In our society, actions tend to be valued over emotions. This is particularly true in the Western world where productivity is hailed as the highest form of achievement.
The sad side effect of placing too much importance on “doing” and not enough on “feeling” is that we teach our children that feelings are meant to be hidden or suppressed. In reality, of course, the opposite is true.
In Montessori environments, caregivers help children learn to acknowledge their feelings by naming those feelings. Little ones are given words to describe powerful emotions like elation, anger, and sadness.
In naming these emotions, we normalize them and provide a space for them to exist rather than pushing them down or fearing them.
What does this have to do with empathy?
Before a child is able to comprehend the emotions of another, they must first be comfortable with their own.
While empathy is an internal feeling, compassion is the outward expression of empathy. Compassion is important because it shows others that we have empathy for them and genuinely care about their feelings.
By demonstrating compassion and care to our children in the classroom and at home, we can be models of what it means to effectively express empathy to others.
Compassion within the learning environment can take many different forms. It can mean expressing understanding when a youngster is having a bad day.
It can mean asking questions to get to the root of the problem or sharing a similar experience of your own to show the child that his or her feelings are valid and accepted.
Of course, there are just as many behaviors to avoid as there are to adopt when demonstrating compassion. Herein lies the real challenge since showing compassion to others often requires putting our own feelings aside, at least for the moment.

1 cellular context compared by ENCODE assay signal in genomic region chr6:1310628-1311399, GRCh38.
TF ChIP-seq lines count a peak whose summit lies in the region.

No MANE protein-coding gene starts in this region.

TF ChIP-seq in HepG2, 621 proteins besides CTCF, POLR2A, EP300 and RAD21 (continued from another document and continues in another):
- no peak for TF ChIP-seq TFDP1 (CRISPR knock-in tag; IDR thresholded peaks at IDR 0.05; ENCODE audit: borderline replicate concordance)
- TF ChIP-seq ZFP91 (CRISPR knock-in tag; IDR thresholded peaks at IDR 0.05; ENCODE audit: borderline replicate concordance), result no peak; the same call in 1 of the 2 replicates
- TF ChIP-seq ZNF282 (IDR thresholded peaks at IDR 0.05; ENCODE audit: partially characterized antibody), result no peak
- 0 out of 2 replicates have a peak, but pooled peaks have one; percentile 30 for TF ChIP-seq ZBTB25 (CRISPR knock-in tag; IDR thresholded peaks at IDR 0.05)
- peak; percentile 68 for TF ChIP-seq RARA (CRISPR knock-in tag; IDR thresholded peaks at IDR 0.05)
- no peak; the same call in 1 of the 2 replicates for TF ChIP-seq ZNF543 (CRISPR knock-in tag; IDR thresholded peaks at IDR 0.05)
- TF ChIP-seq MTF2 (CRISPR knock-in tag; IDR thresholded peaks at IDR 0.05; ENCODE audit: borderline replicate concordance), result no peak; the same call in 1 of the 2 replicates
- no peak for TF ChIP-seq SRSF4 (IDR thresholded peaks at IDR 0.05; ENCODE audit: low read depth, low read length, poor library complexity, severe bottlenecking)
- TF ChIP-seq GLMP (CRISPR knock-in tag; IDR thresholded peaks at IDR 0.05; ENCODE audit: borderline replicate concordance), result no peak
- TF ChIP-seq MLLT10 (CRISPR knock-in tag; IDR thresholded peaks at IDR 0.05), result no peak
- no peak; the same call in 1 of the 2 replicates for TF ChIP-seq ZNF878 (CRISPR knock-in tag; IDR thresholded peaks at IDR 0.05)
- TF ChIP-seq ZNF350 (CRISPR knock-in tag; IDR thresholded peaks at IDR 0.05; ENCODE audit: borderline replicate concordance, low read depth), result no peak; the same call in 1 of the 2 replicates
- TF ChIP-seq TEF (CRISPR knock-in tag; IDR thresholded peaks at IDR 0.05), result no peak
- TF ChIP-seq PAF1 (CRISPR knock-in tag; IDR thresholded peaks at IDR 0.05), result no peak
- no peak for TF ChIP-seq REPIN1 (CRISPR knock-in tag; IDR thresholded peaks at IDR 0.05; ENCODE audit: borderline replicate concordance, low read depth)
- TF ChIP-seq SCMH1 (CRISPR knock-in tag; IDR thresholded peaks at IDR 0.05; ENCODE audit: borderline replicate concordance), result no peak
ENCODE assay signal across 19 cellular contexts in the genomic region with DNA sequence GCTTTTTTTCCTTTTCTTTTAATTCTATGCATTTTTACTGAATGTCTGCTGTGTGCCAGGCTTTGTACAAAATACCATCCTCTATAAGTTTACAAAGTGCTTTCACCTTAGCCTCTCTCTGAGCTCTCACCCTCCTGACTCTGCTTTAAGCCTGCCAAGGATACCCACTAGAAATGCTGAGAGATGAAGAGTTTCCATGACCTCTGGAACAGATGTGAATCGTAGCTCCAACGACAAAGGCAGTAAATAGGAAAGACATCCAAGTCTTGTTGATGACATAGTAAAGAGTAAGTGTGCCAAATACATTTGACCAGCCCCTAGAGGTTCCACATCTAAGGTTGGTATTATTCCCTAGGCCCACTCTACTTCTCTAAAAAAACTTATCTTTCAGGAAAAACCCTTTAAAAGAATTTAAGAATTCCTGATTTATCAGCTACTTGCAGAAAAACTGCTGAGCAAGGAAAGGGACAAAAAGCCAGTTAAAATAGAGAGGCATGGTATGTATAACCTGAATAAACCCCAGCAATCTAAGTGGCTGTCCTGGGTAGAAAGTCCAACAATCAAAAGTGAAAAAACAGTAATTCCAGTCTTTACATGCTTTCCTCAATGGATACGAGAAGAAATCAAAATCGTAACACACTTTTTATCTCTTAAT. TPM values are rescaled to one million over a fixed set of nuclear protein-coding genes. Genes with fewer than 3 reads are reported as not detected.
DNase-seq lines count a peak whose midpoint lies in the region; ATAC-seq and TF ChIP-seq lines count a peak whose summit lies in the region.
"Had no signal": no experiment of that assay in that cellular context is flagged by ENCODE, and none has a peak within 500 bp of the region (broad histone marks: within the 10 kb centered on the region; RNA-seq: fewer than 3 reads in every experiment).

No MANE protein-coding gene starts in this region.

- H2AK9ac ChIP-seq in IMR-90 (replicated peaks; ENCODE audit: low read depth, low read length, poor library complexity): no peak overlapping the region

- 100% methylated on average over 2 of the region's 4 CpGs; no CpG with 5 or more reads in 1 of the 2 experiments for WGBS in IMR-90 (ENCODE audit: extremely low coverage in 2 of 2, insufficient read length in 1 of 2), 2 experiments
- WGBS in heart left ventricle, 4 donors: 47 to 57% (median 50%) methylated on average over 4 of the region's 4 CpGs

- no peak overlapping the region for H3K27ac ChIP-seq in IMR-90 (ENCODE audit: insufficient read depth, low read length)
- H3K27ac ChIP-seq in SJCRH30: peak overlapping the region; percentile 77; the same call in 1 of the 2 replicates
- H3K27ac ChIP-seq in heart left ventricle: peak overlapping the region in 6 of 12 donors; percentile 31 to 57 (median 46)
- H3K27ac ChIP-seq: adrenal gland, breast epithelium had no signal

Hearing even the slightest hint of frustration in a caregiver’s voice can be devastating to a child who is already upset or overwhelmed.
While perfection is not an attainable goal to set for ourselves, we can at least strive towards what Dr. Montessori envisioned as the ideal Montessori teacher:
“She [the Montessori teacher] must acquire a moral alertness which has not hitherto been demanded by any other system, and this is revealed in her tranquility, patience, charity, and humility. Not words, but virtues, are her main qualifications.” Dr. Maria Montessori—The Discovery of the Child
As a parting note, I think it’s important to point out that teaching empathy as part of a social and emotional learning curriculum is not a strategy that stands in opposition of solid academic instruction. We’re not choosing one over the other here.
In fact, when you begin to implement SEL, you’ll see that it supports the other types of learning taking place in the prepared environment. That is, when children are empathetic, they tend to get along better, have more control over their own emotions, and are generally more attuned to learning.
Books to teach kids empathy
Lessons on empathy can and should be incorporated into a child’s daily reading time. Books are great tools to aid in SEL.
- Empathy Is Your Superpower: A Book About Understanding the Feelings of Others
- I Am Human: A Book of Empathy (I Am Books)
- A Kids Book About Empathy
- Stand in My Shoes: Kids Learning about Empathy
- Rain Boy: (Kindness Books for Kids and Children, Teaching Empathy, Inclusion, and Diversity)
How do you teach kids empathy in your home and/or learning environment?